A secret interview technique can help your client in a significant way during the training process. When you start recording an interview and put the lights and mike on, they suddenly tense up. Their head is frozen, and their face is blank. Their arms and hands are stiff. They look scared, awkward, nervous, and uncomfortable. As soon as you drop the mike and turn the lights off instantly their face comes alive; their eyebrows are moving, the light comes back to their eyes, their smile comes back, their body is moving, their hands are also. After looking at both the versions of themselves, the people prefer the one in which they were unconscious of the camera which was recording them. They liked how they came across the cameras without knowing they were being recorded. People approach trainers to make them perfect actors in front of the camera and change their behavior, but your job is to make them realize that they do not need to learn this acting. Instead, they should forget to act and behave normally and naturally to be the best in front of the camera. The most common problem is that people are acting scared in front of the camera. Their voice flattens. Being nervous in front of the camera is natural and obvious. The real lesson to give people is not to act for the camera or stop acting. Make them learn to behave as they would in any daily situation compared to the tense artificial environment of the media presentation.
Demonstrate the best practices
After showing the positive points to your clients, show them what they should improve by demonstrating yourself. Allocate time for this section depending upon the time you have for the interview or presentation. If you have an hour, you can spend 10 minutes, and if you have a whole day, you can spend more time on it. Don’t directly criticize their mistakes; show yourself doing it the wrong way and then correct it to show them the difference between them. For example, first, you lean back, showing your stomach and double chins and then sit straight and stiff, looking nervous. In the end, sit leaning forward about 15 degrees, looking quite normal with a stronger jawline, and everything looking much better. Show them what it looks like. Ask for questions they may have. Take time to look at every aspect of looking the best for seated interviews, standing interviews, and what to do with your feet, hands, makeup, clothing etc.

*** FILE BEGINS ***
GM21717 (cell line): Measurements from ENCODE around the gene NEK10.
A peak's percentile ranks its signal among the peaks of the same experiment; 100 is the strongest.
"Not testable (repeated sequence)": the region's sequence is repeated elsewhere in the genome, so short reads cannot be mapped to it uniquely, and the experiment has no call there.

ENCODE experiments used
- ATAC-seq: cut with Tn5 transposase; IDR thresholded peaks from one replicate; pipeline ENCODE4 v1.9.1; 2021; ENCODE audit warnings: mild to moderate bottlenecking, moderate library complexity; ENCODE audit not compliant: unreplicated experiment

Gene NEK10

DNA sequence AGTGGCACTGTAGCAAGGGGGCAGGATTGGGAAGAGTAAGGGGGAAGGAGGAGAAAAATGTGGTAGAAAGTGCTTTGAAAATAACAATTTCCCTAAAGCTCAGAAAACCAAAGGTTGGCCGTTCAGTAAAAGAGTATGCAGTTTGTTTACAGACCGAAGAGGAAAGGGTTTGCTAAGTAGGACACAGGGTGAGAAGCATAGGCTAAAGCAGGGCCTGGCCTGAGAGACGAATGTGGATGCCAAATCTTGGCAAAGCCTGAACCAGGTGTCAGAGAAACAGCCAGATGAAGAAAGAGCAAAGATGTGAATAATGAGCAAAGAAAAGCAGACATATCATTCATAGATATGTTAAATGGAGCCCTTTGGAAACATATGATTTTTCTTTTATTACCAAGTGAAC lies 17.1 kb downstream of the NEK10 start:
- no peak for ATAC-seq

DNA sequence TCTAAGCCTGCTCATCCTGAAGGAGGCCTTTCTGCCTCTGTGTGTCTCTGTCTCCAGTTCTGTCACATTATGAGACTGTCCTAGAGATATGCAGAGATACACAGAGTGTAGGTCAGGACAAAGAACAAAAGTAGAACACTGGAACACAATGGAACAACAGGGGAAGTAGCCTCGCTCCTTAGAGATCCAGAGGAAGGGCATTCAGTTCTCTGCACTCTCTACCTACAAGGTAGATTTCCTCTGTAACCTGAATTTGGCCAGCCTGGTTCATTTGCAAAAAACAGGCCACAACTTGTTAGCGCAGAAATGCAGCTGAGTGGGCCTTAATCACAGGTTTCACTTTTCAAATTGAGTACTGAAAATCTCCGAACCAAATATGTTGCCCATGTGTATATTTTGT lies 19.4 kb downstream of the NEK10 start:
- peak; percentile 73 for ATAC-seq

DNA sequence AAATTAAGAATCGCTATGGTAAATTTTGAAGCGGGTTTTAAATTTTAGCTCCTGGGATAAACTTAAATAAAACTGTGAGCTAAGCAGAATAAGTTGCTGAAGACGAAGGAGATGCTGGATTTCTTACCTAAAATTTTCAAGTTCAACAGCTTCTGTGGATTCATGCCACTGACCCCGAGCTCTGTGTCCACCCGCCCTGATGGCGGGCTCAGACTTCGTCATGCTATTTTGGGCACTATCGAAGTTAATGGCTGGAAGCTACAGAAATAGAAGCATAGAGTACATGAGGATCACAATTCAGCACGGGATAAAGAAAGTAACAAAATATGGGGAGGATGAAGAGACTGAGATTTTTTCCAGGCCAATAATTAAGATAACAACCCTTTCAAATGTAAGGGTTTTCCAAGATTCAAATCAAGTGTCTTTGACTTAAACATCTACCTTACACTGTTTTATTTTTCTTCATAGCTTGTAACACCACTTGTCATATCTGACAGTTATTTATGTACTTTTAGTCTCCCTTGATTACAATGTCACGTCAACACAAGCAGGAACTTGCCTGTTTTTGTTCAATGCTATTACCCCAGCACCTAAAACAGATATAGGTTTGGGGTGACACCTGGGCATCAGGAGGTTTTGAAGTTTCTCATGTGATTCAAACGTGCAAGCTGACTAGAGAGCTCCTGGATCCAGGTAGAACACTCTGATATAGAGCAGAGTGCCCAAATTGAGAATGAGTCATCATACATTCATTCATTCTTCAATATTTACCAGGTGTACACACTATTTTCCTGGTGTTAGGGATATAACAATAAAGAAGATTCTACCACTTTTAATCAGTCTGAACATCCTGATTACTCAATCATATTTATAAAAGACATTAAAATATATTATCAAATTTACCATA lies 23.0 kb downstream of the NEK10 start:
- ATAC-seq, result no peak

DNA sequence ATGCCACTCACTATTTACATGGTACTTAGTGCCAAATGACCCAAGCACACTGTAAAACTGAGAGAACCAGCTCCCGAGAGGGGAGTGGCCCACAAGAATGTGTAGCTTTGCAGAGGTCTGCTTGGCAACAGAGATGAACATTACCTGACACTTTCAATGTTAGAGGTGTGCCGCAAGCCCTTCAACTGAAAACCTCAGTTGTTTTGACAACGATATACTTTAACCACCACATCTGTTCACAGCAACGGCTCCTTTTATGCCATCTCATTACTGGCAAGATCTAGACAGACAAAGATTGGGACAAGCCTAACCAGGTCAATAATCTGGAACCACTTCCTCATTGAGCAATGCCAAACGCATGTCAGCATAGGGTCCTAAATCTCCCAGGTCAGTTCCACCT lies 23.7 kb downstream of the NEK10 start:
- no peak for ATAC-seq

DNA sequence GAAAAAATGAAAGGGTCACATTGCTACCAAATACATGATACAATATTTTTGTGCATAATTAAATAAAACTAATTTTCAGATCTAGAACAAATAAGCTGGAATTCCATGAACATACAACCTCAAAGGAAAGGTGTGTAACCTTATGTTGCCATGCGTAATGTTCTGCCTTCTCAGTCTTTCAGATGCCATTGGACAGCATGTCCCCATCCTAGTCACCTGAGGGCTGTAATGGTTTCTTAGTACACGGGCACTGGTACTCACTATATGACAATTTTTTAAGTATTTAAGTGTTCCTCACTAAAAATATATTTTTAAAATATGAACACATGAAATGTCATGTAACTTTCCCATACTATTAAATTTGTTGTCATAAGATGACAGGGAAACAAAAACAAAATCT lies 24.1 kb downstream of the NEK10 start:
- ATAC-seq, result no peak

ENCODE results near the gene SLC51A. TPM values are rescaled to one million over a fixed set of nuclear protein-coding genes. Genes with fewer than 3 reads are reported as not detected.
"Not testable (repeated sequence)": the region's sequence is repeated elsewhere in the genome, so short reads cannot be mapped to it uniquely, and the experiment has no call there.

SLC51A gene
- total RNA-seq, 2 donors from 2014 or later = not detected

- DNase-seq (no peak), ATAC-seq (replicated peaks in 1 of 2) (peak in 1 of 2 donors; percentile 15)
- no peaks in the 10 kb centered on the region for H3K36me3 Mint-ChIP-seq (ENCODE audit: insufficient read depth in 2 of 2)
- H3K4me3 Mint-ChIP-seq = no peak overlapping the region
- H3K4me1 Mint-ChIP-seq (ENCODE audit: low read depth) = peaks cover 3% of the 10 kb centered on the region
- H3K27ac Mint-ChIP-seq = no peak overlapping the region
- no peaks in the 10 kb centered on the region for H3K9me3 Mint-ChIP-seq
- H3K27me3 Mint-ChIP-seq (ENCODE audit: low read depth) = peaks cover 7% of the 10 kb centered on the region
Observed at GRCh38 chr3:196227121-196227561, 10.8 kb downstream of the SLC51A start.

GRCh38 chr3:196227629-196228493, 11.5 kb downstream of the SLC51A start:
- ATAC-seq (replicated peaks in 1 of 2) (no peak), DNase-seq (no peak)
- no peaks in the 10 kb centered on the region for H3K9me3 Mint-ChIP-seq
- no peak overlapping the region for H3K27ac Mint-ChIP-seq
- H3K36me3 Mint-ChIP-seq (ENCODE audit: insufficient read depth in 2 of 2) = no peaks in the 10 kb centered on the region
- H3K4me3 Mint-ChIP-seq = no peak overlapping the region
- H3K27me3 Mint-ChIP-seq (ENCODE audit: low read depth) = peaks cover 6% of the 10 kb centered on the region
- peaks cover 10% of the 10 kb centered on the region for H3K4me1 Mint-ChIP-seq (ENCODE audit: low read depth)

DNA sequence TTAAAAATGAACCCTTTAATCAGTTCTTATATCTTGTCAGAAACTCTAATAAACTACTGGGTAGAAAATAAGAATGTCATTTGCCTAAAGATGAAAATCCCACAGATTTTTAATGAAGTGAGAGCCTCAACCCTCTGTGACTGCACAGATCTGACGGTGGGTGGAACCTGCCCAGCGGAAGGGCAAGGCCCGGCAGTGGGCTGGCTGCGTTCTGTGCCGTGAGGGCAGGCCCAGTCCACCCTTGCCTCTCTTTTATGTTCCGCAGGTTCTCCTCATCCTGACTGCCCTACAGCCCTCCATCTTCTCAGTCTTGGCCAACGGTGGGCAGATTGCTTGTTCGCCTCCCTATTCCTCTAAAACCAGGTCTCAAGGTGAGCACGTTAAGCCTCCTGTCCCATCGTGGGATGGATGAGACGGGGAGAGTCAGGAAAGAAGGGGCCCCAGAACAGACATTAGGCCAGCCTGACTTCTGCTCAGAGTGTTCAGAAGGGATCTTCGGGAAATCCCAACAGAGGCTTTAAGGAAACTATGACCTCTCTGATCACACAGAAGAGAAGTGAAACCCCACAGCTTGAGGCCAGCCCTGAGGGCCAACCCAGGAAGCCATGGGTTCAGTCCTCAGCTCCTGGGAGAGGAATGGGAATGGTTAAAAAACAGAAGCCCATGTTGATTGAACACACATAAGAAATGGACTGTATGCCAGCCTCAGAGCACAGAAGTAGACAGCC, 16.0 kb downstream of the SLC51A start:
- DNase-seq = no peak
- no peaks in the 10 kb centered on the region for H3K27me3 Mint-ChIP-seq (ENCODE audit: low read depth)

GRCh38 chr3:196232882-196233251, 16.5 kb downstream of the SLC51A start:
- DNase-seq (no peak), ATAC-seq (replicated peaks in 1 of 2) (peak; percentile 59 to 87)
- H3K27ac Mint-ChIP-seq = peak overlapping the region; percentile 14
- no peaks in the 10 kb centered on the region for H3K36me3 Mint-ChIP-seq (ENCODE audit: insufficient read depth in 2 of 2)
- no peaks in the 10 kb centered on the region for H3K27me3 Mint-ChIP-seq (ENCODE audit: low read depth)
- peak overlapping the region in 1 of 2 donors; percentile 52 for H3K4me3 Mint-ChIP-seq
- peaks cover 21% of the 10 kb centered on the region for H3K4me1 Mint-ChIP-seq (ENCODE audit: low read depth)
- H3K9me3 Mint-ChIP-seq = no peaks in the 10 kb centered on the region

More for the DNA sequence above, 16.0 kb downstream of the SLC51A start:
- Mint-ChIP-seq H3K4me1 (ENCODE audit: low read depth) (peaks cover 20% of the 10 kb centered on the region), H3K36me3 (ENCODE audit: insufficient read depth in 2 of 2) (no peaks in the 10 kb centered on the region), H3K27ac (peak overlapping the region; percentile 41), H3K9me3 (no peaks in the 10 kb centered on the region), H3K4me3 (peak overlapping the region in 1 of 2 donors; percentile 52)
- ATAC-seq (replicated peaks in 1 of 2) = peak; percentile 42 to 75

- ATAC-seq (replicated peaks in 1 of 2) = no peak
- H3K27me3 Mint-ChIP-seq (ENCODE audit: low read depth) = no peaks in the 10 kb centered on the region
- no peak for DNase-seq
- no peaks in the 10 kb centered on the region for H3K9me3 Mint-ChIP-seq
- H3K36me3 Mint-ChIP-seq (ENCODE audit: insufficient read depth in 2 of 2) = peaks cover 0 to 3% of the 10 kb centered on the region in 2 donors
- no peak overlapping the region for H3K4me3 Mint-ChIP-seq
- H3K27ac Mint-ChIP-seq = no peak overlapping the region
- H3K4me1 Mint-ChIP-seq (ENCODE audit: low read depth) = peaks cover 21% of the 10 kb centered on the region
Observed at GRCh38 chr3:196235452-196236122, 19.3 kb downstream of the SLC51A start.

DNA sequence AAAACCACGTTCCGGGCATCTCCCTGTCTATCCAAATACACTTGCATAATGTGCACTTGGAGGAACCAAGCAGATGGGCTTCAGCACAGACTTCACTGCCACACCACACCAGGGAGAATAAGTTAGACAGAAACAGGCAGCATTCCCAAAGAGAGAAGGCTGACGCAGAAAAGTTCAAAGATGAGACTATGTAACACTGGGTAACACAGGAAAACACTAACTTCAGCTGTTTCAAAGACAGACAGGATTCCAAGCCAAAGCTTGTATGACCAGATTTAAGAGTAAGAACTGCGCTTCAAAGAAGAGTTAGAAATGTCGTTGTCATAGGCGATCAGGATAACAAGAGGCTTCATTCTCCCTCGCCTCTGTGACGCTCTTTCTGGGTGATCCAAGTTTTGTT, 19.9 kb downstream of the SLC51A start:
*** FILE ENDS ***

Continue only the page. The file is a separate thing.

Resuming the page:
Use every second of the clock.
It is different if you have half an hour in the back seat of a car on the way to a tv studio versus an 8-hour day or two days. You have to expand and contract the time to prepare using your judgment. Decide how much time you have to spend on advising, training, and rehearsing according to the time available before the actual presentation.
Dedicate time for rehearsal
Urge your clients to rehearse, and there is no reason to have no time for rehearsal. If they say they don’t have the time, they are lying to you and themselves as well. There is always time for important things. Set the rehearsals on your priority list.
A good media trainer is not a person talking about his capabilities and skills. Instead, he should make his clients feel better and confident and well prepared for a media presentation. Tell them the good things they have, boost their confidence, and rehearse to make them relaxed and prepared for the whole situation. Focus on the main ideas and messages rather than spending too much time on the question-answer sessions. Manage the time available to give the best possible advice and tips for the media presentation.